By, Ankita Aseri

IMAGE TRADEMARK

With image trademark been granted to Taj Mahal Palace hotel, the images of Taj hotel can now not be used for commercial purpose.[1] With this Taj Mahal Palace hotel has joined the club of trademark buildings across the world i.e. the Empire State Building in New York, the Eiffel Tower in Paris and the Sydney Opera House. Appeal Board in the U.S. opposed NYC Beer who was using an image similar to the registered image of the New York Building. The Appeal Board was in agreement with the contention that NYC Beer logo will likely dilute the image mark of Empire State Building in New [i]York. The lighting design of Effiel Tower is an image trademark. According to the Eiffel Tower website, taking photos during the day is permitted, “however, its various illuminations are subject to author’s rights as well as brand rights … Usage of these images is subject to prior request from the Société d’Exploitation de la Tour Eiffel.”[2]

In 2014, the Australian Trade Mark Office accepted a three-dimensional shape trademark in the shape of the Sydney Opera House.[3] The Sydney Opera House Trust took this step to prevent others from using the Sydney Opera House shape on a number of goods including jewellery, printed matter, bags, household utensils, clothing, and games. The Trademark Act provides trademark on logos, brand names, label, name, word, shape of goods, combination of colors, sound, etc. From the time the Trademark Act has come into force, there has not been an attempt to trademark the architectural design of a building to stop its commercial use.

The commercial users of Taj Hotel’s image will have to pay a licensing fee for using the images after the building is trademarked by the Indian Hotel Company Limited [IHCL]. It will ensure that commercial use of the image of its dome and grand exterior can be made only with the consent of Taj Hotels Palaces Resorts Safaris.[4] The practices may require being changed by commercial photographers and filmmakers to use the images of Taj Mahal Palace.

In the case of Two Pesos, Inc. v. Taco Cabana Inc., United Stated Court held that the copying of design and interiors of the Appellants restaurant was a trademark infringement by the Respondents.[5] In another case, Ferrari S.P.A. Esercizio Fabriche Automobile Corse v. Roberts, it was held that the copying of the exterior shape and appearance of automobiles amounted to trademark infringement.[6] This shows that copying of exterior shapes and appearance amounts to trademark infringement.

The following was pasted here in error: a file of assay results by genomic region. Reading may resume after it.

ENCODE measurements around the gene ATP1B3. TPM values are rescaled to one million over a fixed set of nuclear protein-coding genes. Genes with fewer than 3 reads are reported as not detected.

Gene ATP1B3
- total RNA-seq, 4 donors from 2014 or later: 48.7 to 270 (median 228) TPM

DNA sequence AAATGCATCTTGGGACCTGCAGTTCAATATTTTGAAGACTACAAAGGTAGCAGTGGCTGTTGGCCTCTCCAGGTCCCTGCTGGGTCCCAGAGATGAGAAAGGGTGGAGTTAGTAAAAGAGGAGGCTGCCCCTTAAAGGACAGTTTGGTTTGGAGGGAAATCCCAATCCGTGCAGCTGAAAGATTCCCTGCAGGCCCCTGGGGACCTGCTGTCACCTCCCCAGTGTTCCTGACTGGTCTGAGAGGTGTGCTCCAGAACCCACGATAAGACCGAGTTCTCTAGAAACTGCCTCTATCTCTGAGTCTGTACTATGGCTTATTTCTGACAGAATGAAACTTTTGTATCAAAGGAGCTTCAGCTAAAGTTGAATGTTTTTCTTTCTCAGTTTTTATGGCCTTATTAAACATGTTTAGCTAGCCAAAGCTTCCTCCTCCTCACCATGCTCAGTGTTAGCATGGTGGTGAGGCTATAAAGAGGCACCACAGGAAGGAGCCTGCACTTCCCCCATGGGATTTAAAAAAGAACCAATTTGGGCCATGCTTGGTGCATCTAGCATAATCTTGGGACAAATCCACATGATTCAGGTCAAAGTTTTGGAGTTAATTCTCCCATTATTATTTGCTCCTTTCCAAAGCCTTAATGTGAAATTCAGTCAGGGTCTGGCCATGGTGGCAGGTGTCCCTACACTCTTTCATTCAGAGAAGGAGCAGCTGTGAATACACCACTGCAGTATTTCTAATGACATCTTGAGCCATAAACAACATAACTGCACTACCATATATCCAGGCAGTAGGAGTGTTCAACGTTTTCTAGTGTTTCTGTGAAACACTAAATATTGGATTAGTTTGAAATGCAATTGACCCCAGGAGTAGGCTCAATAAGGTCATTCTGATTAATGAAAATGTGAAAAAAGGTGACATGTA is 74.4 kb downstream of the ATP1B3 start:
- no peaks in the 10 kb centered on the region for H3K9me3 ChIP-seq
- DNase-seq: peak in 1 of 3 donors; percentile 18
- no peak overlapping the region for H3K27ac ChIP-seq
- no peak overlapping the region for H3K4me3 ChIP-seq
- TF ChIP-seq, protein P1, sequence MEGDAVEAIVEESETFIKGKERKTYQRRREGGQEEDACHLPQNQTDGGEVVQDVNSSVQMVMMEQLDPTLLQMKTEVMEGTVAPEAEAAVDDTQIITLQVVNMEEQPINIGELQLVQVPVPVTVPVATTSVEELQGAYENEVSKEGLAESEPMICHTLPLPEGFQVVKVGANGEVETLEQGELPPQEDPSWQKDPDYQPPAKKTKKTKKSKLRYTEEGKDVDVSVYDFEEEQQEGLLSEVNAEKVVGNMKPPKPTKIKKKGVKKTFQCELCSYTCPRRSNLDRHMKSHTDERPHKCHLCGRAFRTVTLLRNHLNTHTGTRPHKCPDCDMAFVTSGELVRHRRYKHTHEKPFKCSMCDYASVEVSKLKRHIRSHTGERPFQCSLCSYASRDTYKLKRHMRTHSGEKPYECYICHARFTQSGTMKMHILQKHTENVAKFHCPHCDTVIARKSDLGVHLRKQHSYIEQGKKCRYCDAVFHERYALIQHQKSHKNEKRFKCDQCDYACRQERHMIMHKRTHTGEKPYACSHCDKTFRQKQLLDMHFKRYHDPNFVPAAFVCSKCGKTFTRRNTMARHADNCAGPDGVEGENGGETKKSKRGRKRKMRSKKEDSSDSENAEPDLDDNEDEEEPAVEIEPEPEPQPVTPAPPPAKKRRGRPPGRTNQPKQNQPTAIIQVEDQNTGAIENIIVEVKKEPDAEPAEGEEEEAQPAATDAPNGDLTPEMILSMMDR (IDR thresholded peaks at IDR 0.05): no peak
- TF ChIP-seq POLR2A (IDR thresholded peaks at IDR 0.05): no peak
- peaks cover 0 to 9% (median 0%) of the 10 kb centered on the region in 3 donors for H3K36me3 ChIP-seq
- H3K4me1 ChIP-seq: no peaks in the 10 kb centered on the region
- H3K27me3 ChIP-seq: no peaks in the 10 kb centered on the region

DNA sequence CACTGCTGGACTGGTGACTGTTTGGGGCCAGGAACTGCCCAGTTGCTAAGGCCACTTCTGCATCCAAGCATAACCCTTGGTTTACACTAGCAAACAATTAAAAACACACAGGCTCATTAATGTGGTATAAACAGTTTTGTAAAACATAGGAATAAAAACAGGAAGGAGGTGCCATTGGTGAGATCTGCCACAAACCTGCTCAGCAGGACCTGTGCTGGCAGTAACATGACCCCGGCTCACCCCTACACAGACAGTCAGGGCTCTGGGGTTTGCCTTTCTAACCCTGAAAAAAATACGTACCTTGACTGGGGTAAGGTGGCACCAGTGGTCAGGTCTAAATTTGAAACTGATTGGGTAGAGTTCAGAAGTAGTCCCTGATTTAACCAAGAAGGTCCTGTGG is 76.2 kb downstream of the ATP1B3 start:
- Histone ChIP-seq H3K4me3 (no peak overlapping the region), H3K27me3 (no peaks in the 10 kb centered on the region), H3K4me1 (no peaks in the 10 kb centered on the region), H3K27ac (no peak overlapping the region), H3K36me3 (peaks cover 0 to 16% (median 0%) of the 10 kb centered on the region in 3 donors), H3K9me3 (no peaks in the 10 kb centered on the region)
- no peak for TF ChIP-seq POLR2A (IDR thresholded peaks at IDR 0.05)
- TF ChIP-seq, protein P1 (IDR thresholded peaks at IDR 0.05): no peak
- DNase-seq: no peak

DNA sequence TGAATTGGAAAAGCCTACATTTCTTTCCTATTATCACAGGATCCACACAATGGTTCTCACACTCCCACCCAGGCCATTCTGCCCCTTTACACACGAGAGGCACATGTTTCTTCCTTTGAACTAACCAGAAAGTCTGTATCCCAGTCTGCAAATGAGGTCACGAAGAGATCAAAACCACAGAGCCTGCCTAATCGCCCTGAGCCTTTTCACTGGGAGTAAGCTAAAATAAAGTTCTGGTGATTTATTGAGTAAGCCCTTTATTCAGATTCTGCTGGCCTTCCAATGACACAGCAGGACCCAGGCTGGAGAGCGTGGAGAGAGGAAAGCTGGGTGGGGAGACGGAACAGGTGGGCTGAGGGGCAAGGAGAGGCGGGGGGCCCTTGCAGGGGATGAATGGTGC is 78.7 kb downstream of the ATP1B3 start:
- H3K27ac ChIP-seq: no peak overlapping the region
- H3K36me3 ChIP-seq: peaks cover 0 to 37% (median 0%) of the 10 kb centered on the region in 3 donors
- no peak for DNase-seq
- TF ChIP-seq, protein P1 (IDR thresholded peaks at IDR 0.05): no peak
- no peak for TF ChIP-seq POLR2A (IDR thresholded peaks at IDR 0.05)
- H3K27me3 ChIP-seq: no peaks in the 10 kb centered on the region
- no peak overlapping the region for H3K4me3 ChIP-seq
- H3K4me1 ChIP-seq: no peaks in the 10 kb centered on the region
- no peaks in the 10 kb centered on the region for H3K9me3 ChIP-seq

The image trademark is worrisome because of two reasons: First, that it restrains even the incidental use of the building in any way; and second, that the right to use the image of a building that is synonymous with the city of Mumbai itself, should vest in the public and not with a private entity.[7] For instance, if a person wants to design and sell a postcard with the image of the Taj Mahal Palace Hotel, he will have to take permission from the Indian Hotel Company Limited [IHCL] group and pay royalties for such use; this would be the case even where the image of the building was used simply to depict the Mumbai skyline (a common design on memorabilia such as postcards, t-shirts etc, which are sold to tourists who visit the city). Also, there is a possibility of an overlap between Copyright and Trademark. Copyright law protects the architectural design of the building as an artistic work. Section 13 of the Copyright Act clarifies that for a work of architecture; copyright shall subsist only in the artistic character, and shall not extend to the processes or methods of construction.[8] Should a building, therefore, be the subject matter of copyright? This indicates of an overlap between Copyright and Trademark.

Under the Indian Trademarks Act, 1999, a trademark may include the shape of goods, their packaging, and combination of colors.[9] This means that a trademark registration is not limited to the brand name of goods/services and therefore, an individual/company may also file for a trademark on the packaging or a logo used on their goods/services and therefore, there can be an image trademark under the Indian Trademarks Act, 1999.

The move of trademarking the Taj Mahal Palace Hotel has opened up a new line for trademark registration on buildings image in India.

[1] Mumbai’s Taj Mahal Palace hotel acquires image trademark, The Indian Express, June 19, 2017, 8:37 PM, http://indianexpress.com/article/india/mumbais-taj-mahal-palace-hotel-acquires-image-trademark-4712121/.

[2] Taking photos of Eiffel Tower at night is illegal, Fox News Travel, 13 Nov. 2014,

 http://www.foxnews.com/travel/2014/11/13/did-know-taking-photos-eiffel-tower-at-night-is-illegal.html.

[3] Souvenir shops beware! The Sydney Opera House is now a Three Dimensional Trade Mark, Phillips Ormonde Fitzpatrick, January 24, 2014, https://www.pof.com.au/souvenir-shops-beware-the-sydney-opera-house-is-now-a-three-dimensional-trade-mark/.

[4] Lalatendu Mishra, In Mumbai, Taj Palace gets a trademark, The Hindu, Updated 24 June, 2017 9:43 PM, http://www.thehindu.com/news/national/in-mumbai-taj-palace-gets-a-trademark/article19141829.ece.

[5] Two Pesos, Inc. v. Taco Cabana Inc., 505 U.S. 763 (1992).

[6] Ferrari S.P.A. Esercizio Fabriche Automobile Corse v. Roberts, 739 F. Supp. 1138 (1990).

[7] Devika Agarwal, Granting trademark over buildings like Mumbai’s Taj Mahal Palace violates citizen’s right to cultural heritage, First Post, 21 June 2017, 5:49 PM, http://www.firstpost.com/india/granting-trademarks-to-buildings-like-mumbais-taj-mahal-palace-violate-right-to-cultural-heritage-3730735.html.

[8] §13 of the Copyright Act, 1957.

[9] The Trademarks Act, 1999.

 

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